To The Editor

Abandoned cable: All about safety... and some pocket change

Abandoned cable: All about safety... and some pocket change

Reading your editorial on abandoned cable ("Installers taking varied approaches when dealing with cable removal," December 2002, page 7), it struck me that you did not hit on the fact that communications cable—even old Thinnet—can be scrapped for money.

It may only be pennies a pound, but it does add up. I scrapped out cable from a small college campus and from one building we made enough money to get take-out on Fridays for a crew of ten men. Some companies I've worked for use the money from the scrap cable to pay for the gas in their trucks, and some even threw a Christmas party with the money. Others have used it to pay for personal items, like boats, motorcycles and, in one case, a family ski trip.

Abandoned cable is more of an asset if it's used the right way. It may offset the cost of manpower if you recycle it.

Chris Thomas, technician
Member, IBEW Local 96
LAN-Tel Communications
Norwood, MA

The focus on safety in the cabling workplace takes many forms. The abandoned cable issue is, in many respects, the "Pandora's Box" of 2003. Fire safety, public health, indoor air quality, indoor environmental quality, and a myriad of other important aspects of the abandoned cable scenario are included in this "opportunity."

There are many facets to safety as it relates to cabling, and we believe Cabling Installation & Maintenance magazine should be recognized for its leadership role in this topic. Safety is too important to ignore.

Frank Bisbee, president
Communications Planning Corp.
Jacksonville, FL

We are a company that specializes in the removal of abandoned cabling in commercial office buildings, and have been doing this for almost ten years. I sympathize with contractors who are confused by this issue, but given our experience, it is long overdue. In some cases, the removal is a simple process, but some jobs can be very technical and require the installers to take special precautions to prevent service outages to other tenants. The issue of who pays for the removal of abandoned cabling is a simple one—the user who installed it.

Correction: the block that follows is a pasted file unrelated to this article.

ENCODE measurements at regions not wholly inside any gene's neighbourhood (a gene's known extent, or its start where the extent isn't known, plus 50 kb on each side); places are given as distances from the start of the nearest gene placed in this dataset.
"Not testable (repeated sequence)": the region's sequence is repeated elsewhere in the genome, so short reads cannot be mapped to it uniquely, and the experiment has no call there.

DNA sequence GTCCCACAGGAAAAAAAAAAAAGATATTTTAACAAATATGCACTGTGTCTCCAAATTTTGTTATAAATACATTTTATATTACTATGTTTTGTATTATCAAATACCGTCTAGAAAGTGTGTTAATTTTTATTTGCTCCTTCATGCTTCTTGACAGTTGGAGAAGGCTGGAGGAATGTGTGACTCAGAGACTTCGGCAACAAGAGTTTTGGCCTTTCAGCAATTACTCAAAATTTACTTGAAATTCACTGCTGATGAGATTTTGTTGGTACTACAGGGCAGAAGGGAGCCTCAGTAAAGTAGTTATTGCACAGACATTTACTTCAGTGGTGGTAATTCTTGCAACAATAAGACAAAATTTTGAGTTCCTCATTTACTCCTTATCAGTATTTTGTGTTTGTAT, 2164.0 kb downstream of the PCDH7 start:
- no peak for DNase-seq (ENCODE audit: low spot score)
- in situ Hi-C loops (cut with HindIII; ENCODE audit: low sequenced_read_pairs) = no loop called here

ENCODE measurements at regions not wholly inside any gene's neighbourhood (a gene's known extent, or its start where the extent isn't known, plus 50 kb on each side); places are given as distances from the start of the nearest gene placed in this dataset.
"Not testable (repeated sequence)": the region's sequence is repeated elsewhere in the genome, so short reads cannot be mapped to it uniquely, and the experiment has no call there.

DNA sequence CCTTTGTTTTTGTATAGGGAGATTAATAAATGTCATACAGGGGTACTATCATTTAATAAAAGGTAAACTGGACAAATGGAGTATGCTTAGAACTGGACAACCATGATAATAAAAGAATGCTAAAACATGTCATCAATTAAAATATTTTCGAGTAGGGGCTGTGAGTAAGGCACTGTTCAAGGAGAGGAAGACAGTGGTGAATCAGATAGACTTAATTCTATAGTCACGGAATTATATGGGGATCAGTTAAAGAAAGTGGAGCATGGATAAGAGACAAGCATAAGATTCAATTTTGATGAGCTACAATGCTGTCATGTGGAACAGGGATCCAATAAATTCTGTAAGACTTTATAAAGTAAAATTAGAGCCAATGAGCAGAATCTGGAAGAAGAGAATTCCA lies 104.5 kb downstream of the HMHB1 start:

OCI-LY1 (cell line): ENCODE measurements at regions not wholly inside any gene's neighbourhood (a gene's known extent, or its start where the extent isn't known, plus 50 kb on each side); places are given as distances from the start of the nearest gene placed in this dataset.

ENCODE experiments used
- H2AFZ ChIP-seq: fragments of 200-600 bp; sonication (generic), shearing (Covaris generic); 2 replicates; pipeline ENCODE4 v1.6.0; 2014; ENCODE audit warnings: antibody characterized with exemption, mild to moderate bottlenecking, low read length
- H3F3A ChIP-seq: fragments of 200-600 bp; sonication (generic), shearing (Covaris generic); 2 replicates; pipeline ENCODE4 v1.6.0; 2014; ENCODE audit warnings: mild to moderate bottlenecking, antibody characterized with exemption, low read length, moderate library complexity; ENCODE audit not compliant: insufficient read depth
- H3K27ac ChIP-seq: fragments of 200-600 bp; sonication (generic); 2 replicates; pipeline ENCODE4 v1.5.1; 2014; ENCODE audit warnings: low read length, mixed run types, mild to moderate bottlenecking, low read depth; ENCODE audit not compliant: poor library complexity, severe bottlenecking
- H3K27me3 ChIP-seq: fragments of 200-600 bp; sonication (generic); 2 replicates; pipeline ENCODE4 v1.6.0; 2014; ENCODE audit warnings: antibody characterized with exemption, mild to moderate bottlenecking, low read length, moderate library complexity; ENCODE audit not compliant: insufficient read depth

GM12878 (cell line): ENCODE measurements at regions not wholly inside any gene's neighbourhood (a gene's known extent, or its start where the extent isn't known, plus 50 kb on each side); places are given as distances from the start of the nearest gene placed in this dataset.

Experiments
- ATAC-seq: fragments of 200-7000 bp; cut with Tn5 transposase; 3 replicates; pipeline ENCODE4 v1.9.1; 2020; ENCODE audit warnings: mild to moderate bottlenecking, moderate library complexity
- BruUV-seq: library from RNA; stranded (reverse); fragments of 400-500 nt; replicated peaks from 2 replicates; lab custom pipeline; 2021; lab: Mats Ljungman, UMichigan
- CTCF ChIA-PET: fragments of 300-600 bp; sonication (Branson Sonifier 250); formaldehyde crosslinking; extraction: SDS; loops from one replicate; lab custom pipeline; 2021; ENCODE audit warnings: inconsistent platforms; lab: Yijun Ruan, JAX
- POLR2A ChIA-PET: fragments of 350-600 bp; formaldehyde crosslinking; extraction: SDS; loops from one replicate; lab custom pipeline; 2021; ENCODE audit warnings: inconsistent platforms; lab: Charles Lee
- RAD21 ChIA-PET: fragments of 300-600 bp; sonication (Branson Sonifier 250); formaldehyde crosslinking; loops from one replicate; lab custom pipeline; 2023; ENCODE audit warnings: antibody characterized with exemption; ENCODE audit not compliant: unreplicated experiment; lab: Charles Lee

Building owners have in the past taken a hands-off approach to cabling issues in their buildings. They allowed tenants to do whatever they wished in the confines of their leased space. This is changing. Organizations such as the Building Owners and Managers Association (BOMA) and other national groups have taken a proactive approach, and have even published manuals on how to manage telecommunications facilities (for a profit) to provide the best services for their tenants.

We have been working with these groups of people to provide solutions to these issues for many years now, and have had many successes. In our area, many leases now include language that spells out what is expected when a tenant vacates the space. Some of the requirements are:

  • Leave the space in the same condition it was in for move-in;
  • Remove all low-voltage cables from the space within two weeks of vacating, or the building will contract out the removal and deduct the costs from the security deposit;
  • Leave the system in a reusable condition, including all documentation and test results, jacks, patch panels, and drawings.

I cannot say how many times we have been called in to clean a space after the tenant left, and found all the data cables cut off where the patch panels should be, rendering an otherwise reusable cabling plant totally unusable. Building managers need to meet with tenants prior to the move-out date and ensure that the tenant is aware of its responsibilities. Then the tenant can arrange for the removal or arrange for the building to perform the cleanup and bill the tenant for the cost. This would help the next contractor, because the space would either be clean or would have a fully documented and reusable distribution system.

And let's not forget that that there are other issues some cablers do not fully understand, which building owners must deal with after a tenant leaves. Not only does a tenant require cabling within its own leased space to connect all of its devices, but the tenant also requires connections to building-owned infrastructure (i.e., riser and central office cables). When a tenant leaves, these connections should be removed and pairs made available for reuse. This way, the next tenant will have access for easy reconnection, and not have to listen to an installer explain that no spare pairs are available because nobody removed the previous tenant's abandoned crossconnects. This type of cleanup can require more expertise and time than removing horizontal cables, but it is just as important to the future tenants who will require services.

Contractors should not be caught in the middle of this issue. They need to be aware of the Codes, and inform their customers that the National Electrical Code requires removal, and that it really is a life-safety issue. The building owners need to step up and take control of their own buildings, or we will continue to have the same conditions we now have—multiple cabling systems in the same place, with only one being used.

Rick Sirotiak, RCDD
Cable Transport Systems
Evergreen, CO

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